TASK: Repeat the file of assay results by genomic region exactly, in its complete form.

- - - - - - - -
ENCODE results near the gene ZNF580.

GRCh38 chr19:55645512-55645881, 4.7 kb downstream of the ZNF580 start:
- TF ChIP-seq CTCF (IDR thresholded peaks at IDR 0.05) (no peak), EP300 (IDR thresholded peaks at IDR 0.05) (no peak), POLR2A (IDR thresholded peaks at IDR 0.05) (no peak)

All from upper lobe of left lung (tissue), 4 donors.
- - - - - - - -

ENCODE results near the gene ZNF580.

GRCh38 chr19:55645512-55645881, 4.7 kb downstream of the ZNF580 start:
- TF ChIP-seq CTCF (IDR thresholded peaks at IDR 0.05) (no peak), EP300 (IDR thresholded peaks at IDR 0.05) (no peak), POLR2A (IDR thresholded peaks at IDR 0.05) (no peak)

All from upper lobe of left lung (tissue), 4 donors.